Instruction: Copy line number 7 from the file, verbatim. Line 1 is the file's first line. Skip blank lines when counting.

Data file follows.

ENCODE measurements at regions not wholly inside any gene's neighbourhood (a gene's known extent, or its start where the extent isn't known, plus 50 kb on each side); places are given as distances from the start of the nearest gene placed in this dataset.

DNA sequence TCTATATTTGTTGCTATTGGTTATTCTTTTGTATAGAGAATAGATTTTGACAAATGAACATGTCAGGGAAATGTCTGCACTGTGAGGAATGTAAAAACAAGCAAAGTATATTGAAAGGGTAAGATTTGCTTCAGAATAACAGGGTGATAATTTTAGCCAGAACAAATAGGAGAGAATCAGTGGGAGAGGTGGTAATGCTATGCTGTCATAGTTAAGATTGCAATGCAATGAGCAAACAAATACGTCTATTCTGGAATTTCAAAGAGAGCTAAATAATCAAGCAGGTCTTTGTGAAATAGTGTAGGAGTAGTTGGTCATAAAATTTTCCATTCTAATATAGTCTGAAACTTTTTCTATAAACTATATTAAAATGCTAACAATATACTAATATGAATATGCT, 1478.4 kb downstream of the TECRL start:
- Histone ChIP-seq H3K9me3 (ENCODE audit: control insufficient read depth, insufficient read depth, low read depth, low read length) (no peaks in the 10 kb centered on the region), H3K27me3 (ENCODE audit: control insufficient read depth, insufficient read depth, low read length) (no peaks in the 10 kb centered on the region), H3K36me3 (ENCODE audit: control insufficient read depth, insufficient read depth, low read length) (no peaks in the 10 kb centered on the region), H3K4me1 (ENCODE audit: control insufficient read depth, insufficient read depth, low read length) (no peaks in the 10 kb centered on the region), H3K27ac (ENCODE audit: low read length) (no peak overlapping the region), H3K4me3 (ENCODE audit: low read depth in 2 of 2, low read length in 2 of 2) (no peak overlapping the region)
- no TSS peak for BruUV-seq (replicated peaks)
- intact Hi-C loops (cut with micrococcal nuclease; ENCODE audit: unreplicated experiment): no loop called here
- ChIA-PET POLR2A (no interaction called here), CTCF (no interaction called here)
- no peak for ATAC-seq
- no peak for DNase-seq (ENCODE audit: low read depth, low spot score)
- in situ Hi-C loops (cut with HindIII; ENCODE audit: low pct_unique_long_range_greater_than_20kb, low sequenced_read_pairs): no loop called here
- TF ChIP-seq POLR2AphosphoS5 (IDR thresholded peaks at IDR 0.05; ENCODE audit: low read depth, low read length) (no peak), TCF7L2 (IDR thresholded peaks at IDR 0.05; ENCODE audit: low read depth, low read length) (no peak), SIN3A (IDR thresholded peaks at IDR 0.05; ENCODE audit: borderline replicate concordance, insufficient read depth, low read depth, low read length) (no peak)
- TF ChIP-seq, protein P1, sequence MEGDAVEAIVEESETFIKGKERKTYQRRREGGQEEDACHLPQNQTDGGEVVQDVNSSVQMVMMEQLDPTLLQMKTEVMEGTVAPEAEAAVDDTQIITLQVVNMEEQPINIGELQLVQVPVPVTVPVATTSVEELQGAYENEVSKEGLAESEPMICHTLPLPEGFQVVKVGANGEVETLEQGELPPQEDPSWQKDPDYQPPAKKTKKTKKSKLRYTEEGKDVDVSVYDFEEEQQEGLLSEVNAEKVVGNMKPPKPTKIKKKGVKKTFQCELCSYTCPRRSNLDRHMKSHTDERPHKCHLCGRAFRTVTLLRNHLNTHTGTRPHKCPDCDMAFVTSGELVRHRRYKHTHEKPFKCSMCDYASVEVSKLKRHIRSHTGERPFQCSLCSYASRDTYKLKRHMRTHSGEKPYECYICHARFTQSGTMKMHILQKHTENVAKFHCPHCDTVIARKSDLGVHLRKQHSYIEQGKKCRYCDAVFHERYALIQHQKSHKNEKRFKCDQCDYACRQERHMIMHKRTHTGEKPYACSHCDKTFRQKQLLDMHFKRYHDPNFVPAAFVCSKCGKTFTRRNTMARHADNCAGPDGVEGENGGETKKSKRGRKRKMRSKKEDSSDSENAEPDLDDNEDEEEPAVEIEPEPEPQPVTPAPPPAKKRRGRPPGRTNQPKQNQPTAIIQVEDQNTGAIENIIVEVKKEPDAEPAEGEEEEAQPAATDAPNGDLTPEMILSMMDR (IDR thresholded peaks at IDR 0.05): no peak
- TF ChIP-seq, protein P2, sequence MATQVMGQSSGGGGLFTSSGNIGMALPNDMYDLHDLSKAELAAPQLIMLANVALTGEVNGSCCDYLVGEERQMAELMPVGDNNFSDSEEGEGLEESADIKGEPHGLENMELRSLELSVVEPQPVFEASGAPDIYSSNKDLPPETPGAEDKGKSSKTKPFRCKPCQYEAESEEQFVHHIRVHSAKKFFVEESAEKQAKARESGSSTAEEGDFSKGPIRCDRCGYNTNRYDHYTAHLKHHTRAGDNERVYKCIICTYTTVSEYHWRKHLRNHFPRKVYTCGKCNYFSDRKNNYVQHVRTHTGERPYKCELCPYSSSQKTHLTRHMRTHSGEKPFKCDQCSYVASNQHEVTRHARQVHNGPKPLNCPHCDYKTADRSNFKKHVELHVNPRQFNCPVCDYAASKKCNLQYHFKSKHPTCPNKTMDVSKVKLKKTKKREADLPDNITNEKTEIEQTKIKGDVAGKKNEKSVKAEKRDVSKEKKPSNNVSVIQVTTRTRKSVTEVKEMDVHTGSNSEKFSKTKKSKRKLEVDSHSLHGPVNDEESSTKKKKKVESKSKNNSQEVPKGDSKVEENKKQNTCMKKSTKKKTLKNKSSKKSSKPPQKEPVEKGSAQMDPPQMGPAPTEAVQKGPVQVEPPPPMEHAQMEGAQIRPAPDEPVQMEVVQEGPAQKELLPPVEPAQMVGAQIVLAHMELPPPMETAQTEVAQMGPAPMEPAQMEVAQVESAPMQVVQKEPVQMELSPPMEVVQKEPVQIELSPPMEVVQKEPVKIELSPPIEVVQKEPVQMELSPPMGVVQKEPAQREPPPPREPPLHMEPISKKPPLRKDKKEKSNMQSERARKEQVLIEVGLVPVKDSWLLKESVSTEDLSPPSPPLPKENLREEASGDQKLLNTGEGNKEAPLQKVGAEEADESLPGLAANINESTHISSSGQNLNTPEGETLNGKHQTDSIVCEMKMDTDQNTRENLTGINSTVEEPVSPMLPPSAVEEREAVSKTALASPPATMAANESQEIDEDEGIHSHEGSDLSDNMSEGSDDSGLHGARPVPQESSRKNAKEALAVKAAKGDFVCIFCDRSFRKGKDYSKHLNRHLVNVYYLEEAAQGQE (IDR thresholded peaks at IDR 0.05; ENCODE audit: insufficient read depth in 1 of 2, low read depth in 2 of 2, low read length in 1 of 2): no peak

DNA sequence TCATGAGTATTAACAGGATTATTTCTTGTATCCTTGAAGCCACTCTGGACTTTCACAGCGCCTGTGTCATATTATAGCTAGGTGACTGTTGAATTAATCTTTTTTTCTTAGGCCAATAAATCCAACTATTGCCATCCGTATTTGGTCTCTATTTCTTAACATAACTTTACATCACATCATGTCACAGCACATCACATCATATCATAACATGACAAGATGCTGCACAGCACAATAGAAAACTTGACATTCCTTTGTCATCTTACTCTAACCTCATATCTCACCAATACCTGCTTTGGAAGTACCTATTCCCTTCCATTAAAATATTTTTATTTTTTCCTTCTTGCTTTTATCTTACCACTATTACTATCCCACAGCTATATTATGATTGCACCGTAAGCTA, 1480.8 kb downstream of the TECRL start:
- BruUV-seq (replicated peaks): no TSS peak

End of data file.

- no peak for ATAC-seq